TORONTO – In adapting “Mudbound” for the screen, director and co-writer Dee Rees felt it was important to give equal voice to all the characters in the racially charged drama.
Based on the novel by Hillary Jordan, the devastating ensemble film illustrates the interlaced lives of two families — one black, one white — sharing farmland in the 1940s Mississippi Delta.
It debuted Friday on Netflix.
Husband and wife Henry and Laura McAllan (played by Jason Clarke and Carey Mulligan) are newcomers to the ramshackle property, sharing their cramped, rundown home with Henry’s racist father, Pappy (Jonathan Banks) who has ties to the Ku Klux Klan.
The McAllans meet sharecroppers Hap and Florence Jackson (Rob Morgan and Mary J. Blige) who have worked the land for generations, trying to rise above the social and racial barriers that seek to oppress them.
“One of the things that I liked were these multiple points of view,” said Rees, who co-wrote the screenplay with Virgil Williams.
“I knew that I wanted this to be a story about two families … and how they have this symbiotic, dysfunctional connection to the land and to each other.”
To ensure equal ownership of the story, Rees made a point of writing monologues for Hap and Florence Jackson that weren’t in the novel.
“I just needed to give them more of an inner life that gives them a drive of their own and gives them an agency,” she says.
“I really wanted to contextualize them and contextualize their experience like they didn’t just spring up. They’ve been there for generations. So, it’s important to show that they themselves as people have roots, they themselves have connections and their own kind of connection to the work and to the land and to ambition.”
“Mudbound” also shows the interconnections between the McAllans and Jacksons through their sons, who form an unlikely friendship after returning home from war: air force pilot Jamie McAllan (Garrett Hedlund) who is seeking to shake free from the grip of postwar trauma, and Ronsel Jackson (Jason Mitchell) who served in an army tank battalion and found life as an African-American man more liberating abroad than in the country he fought to defend.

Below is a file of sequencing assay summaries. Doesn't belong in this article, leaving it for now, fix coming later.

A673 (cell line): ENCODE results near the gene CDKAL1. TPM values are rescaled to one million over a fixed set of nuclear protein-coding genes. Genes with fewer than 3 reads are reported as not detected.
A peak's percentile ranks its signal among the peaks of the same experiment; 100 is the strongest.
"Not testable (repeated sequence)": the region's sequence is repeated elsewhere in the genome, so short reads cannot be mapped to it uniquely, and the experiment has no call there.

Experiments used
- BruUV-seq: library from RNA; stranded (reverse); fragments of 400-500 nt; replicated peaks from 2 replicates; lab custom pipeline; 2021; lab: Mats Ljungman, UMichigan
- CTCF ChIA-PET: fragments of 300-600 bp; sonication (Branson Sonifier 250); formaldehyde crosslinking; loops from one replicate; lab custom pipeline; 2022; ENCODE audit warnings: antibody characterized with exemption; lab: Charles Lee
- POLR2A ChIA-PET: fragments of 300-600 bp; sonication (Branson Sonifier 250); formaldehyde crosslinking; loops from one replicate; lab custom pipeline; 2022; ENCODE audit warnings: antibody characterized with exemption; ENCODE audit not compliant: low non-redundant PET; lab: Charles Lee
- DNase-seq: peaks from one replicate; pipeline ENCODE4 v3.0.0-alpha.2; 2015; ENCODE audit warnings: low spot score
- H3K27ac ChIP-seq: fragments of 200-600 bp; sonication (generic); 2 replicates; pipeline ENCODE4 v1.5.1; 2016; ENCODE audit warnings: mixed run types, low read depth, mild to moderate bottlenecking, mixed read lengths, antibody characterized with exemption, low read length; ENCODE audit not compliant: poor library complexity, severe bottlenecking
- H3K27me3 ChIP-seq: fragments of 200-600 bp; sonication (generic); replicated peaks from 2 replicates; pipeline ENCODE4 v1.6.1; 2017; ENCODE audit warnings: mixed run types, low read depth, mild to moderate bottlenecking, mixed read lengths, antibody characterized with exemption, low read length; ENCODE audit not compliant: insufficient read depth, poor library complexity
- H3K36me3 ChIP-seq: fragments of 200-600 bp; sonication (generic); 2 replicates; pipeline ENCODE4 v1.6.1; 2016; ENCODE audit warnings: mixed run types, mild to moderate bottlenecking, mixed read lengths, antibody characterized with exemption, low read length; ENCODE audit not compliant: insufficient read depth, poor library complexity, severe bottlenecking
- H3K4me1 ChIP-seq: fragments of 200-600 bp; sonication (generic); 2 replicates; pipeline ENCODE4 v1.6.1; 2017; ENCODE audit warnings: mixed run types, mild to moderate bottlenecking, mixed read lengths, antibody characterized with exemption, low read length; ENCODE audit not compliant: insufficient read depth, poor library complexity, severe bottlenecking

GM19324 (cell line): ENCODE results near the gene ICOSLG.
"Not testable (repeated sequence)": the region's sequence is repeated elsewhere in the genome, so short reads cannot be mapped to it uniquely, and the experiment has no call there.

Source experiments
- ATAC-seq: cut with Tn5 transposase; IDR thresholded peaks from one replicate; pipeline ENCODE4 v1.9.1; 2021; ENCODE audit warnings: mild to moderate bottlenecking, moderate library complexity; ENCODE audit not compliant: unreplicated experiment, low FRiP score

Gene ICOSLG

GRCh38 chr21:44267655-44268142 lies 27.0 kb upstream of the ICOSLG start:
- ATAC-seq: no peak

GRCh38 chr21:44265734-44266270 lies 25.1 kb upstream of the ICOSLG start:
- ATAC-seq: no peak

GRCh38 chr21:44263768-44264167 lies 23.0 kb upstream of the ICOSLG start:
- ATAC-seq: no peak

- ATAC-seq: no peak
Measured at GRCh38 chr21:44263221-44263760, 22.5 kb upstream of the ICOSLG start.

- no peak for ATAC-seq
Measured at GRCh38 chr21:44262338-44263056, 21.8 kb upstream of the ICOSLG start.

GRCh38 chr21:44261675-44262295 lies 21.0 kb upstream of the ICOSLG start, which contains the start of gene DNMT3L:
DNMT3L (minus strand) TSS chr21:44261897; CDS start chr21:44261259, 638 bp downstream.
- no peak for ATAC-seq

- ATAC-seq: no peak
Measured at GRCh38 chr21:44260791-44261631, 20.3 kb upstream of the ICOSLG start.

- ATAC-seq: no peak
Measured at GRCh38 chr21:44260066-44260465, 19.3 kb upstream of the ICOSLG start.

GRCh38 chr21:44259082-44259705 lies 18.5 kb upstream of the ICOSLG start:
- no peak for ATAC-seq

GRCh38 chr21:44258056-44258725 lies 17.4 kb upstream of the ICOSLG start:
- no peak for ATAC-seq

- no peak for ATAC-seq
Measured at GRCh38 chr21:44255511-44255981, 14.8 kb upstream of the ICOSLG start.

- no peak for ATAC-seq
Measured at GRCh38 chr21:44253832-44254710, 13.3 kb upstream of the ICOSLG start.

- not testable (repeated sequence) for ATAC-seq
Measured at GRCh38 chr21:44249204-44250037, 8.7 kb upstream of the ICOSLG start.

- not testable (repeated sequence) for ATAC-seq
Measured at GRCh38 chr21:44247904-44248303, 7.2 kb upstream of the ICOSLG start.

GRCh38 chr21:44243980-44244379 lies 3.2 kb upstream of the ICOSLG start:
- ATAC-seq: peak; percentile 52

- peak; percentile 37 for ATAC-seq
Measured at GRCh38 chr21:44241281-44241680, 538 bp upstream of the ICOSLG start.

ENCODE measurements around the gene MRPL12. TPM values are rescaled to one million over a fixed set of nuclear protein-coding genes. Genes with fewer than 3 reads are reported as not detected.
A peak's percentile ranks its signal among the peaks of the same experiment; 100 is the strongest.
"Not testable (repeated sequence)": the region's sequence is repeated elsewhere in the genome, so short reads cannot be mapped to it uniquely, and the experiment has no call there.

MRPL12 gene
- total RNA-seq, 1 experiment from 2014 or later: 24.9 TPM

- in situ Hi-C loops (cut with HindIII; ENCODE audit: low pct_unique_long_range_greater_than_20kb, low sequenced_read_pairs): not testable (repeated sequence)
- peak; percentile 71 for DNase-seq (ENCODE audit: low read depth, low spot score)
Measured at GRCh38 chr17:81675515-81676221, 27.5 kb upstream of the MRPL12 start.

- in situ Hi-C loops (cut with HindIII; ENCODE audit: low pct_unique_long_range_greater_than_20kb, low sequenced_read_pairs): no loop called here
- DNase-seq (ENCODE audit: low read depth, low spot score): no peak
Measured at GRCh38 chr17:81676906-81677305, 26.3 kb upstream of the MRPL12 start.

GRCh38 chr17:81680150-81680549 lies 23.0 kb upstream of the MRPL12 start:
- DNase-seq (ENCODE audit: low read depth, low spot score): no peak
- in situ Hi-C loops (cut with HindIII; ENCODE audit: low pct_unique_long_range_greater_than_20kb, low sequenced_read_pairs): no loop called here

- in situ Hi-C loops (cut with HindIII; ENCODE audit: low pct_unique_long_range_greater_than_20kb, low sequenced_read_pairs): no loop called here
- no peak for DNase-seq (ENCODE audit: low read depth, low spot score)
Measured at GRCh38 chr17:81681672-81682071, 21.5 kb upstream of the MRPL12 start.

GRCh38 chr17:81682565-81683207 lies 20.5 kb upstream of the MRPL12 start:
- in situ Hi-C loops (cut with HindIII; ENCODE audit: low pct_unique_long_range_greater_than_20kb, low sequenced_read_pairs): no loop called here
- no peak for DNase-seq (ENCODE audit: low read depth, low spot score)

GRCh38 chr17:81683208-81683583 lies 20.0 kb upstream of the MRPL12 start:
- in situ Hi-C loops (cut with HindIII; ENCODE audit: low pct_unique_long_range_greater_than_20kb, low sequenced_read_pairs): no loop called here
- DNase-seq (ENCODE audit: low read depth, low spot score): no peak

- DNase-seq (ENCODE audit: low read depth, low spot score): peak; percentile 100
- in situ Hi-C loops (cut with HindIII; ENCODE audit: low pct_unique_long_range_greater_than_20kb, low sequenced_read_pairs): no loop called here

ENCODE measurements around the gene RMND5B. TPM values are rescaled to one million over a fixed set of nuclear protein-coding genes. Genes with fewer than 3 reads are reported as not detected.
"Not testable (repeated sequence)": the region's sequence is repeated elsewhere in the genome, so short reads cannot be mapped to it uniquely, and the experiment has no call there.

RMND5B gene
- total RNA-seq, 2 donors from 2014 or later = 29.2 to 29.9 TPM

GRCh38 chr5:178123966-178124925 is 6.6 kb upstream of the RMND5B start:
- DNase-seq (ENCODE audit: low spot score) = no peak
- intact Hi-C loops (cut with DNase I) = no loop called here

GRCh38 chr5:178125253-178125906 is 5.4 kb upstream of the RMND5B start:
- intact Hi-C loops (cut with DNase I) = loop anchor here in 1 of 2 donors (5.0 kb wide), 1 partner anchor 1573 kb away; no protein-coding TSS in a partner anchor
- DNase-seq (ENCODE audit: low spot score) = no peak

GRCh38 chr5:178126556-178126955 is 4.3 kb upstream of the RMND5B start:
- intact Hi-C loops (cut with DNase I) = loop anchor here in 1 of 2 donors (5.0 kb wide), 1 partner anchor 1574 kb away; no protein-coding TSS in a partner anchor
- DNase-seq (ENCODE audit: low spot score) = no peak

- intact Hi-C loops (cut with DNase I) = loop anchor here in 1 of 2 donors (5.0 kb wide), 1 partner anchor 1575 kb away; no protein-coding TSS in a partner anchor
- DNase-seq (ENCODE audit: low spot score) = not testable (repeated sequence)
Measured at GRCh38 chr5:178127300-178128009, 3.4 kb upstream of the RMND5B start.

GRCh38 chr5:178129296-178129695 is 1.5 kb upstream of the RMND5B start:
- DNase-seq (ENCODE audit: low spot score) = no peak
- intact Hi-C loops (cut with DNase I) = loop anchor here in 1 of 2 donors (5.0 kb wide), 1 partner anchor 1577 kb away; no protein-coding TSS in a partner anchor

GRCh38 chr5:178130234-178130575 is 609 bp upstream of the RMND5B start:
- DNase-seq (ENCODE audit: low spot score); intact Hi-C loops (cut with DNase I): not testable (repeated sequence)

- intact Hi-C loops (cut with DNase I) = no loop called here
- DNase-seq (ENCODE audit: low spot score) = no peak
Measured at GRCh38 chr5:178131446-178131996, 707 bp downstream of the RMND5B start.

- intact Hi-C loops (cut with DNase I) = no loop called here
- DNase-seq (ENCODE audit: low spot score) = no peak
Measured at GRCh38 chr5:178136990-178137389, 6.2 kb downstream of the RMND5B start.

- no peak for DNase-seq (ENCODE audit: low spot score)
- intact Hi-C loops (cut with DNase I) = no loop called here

Hedlund said that he and Mitchell had only a few weeks in New Orleans prior to shooting the film, but Rees had the duo spend as much time as possible together.
“I think when you bond between experience or similar facets of what you went through in your life … especially something like war, there’s a kinship, there’s a brotherhood that’s undoubtedly a never-ending bond,” said Hedlund during an interview at the Toronto International Film Festival where “Mudbound” screened in September.
“Neither of them had anyone to confide in to talk about their experiences. And because they shared something so similar that bond was going to be undeniable.”
The screening of “Mudbound” during TIFF found an unanticipated echo in real-life headlines in the aftermath of a white supremacist rally and deadly protest in Charlottesville, Va.
Violence broke out after a loosely connected mix of white nationalists, neo-Nazis and other far-right extremists assembled to protest the city’s decision to remove a towering statue of Confederate Gen. Robert E. Lee. Heather Heyer was killed when a man plowed his car into a crowd of counter-protesters.
“Until America is able to confront its issues above board on the table with transparency we’ll always have those types of situations,” said Morgan of the events in Charlottesville.
“One of the things I always say is history is something that stops. If it doesn’t stop, it isn’t history. So we’re still living the same systematic oppressions, but it’s just in different forms now. It’s on paper, it’s in suit and tie, it’s in real estate, it’s in business, it’s in education.
“Hopefully, this movie will be a conduit to a type of dialogue that can take place to make this history stop. Actually become history. Because racism in America is very strong and alive.”